By: Sean Crose
We live in an era where branding is absolutely everything. A fighter who can’t market himself or herself effectively is going to have a hard time career-wise, no matter how good he or she is. That’s why fighters such as Ryan Garcia are held at such a premium, because they have a tendency to back up the image. Rarely, however, can a fighter have two, count ’em, two complete ring careers where it seems the only thing that’s similar is the name. If you find those words confusing, don’t be alarmed. Just sit back and ponder the two boxing careers of the great George Foreman.
Born to a hard knock life in Houston, Foreman went from being a tough kid to an Olympic star. “Big George” then turned pro, winning the heavyweight championship of the world in the early 70s by absolutely battering poor Joe Frazier around a Jamaican ring for a few rounds. It was the biggest one sided beating since Dempsey thrashed Willard way back in the day, and people took notice. It was hard not to notice now that a towering man with thunderous power in each gloved fist held the heavyweight championship of the world.
Enter one Muhammad Ali, past thirty and arguably past his prime. No one, or at least not many, thought “The Greatest” would prove to be just that against the likes of Foreman. By employing a brilliant and dangerous “Rope a Dope” strategy, however, Ali let Foreman punch himself out before dropping the big man in Zaire during the famous “Rumble in the Jungle.” Foreman lost his title that night, and things only got worse for him from there.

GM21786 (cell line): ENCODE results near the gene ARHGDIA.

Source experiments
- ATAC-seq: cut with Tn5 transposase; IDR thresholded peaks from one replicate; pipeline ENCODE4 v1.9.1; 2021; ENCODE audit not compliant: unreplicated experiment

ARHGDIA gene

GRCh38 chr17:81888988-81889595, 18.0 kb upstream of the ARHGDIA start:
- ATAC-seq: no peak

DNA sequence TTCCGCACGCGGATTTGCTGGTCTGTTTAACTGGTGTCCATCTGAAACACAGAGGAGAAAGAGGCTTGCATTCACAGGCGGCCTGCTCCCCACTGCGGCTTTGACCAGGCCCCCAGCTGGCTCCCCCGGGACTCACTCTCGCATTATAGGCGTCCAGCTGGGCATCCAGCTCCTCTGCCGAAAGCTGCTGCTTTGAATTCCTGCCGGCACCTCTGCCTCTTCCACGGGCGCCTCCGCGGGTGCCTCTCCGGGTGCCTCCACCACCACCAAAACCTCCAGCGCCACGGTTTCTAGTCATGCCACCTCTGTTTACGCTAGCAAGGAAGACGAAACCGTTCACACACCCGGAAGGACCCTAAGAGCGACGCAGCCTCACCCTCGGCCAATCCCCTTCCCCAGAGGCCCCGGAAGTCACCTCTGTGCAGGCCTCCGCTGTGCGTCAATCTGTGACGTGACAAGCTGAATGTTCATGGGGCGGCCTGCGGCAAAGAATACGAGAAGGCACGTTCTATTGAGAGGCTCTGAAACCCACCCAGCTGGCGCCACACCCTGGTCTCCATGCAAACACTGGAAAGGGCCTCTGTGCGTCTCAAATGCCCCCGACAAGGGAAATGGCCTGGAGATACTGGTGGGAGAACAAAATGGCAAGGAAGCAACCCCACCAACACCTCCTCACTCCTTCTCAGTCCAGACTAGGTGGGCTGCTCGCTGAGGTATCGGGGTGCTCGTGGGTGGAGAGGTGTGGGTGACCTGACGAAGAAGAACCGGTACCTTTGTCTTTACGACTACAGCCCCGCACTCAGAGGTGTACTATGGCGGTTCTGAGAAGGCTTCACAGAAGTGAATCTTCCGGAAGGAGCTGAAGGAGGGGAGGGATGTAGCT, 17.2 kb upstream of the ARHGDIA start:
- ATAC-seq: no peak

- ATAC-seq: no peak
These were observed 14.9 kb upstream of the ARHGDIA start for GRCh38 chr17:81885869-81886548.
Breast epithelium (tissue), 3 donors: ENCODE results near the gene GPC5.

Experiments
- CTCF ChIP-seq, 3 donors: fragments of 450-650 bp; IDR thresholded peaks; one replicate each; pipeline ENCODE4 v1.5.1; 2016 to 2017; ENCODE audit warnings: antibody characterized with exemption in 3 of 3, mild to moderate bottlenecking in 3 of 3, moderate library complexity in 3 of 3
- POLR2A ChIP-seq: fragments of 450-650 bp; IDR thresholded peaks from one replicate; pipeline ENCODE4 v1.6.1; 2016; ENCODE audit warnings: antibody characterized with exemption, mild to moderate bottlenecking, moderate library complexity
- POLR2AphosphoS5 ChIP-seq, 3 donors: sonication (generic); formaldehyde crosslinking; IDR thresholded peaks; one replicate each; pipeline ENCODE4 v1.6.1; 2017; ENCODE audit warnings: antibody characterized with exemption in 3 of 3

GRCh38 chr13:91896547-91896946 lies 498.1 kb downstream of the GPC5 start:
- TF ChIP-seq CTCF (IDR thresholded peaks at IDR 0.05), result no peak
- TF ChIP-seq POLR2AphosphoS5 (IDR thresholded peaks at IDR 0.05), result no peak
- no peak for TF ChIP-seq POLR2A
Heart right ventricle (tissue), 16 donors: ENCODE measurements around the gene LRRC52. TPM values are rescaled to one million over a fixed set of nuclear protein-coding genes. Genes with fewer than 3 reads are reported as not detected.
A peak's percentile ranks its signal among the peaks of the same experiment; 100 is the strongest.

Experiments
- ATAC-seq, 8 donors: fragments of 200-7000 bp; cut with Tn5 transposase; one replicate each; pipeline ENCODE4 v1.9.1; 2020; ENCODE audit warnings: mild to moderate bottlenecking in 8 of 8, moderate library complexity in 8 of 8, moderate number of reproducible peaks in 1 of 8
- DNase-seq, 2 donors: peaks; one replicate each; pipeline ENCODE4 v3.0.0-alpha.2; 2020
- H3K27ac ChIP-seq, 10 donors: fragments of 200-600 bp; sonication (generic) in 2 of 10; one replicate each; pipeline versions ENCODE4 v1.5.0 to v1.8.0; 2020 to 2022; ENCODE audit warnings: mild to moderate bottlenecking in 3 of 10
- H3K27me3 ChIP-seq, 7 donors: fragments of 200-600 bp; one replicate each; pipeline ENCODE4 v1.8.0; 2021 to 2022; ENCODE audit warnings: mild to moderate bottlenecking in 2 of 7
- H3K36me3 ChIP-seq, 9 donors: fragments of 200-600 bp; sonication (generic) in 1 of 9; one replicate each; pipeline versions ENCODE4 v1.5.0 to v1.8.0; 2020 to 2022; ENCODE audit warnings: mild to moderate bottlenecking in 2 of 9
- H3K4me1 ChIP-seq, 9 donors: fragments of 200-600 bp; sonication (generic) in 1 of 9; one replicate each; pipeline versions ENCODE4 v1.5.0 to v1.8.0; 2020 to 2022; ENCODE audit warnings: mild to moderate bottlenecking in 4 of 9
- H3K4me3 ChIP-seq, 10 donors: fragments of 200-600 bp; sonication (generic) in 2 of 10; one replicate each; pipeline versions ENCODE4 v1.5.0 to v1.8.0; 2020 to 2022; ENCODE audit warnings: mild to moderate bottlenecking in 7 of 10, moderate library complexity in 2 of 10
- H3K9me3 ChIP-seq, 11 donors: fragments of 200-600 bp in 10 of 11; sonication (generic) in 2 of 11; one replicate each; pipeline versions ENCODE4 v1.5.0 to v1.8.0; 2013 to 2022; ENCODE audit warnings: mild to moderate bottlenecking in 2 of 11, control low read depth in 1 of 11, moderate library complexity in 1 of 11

Yet a religious experience in the late 70’s turned Foreman’s life around. Ferocious George Foreman went on to be Reverend George Foreman, a Christian who talked the talk and walked the walk. Looking back, perhaps no one should be surprised that the ordained minister returned to the fight game and, after being laughed at for while, ended up regaining the heavyweight title. Foreman’s stunning one punch knockout of defending champ Michael Moorer is still the stuff of legend – especially when one considers the fact that Foreman was 45 years old at the time.
Now thoroughly retired, Foreman has long been a ubiquitous and – one must assume – insanely well paid spokesperson for numerous products, namely the famous George Foreman Grill. Good for him. He’s known for his generosity and he certainly isn’t the type to flaunt his hard earned wealth.
It’s Foreman’s 72’nd Birthday today, and the guy has undoubtedly learned a lot of lessons throughout his decades of public life. One lesson people – especially young boxers – can learn from Foreman, however, is that nice guys don’t always finish last.
Send this to a friend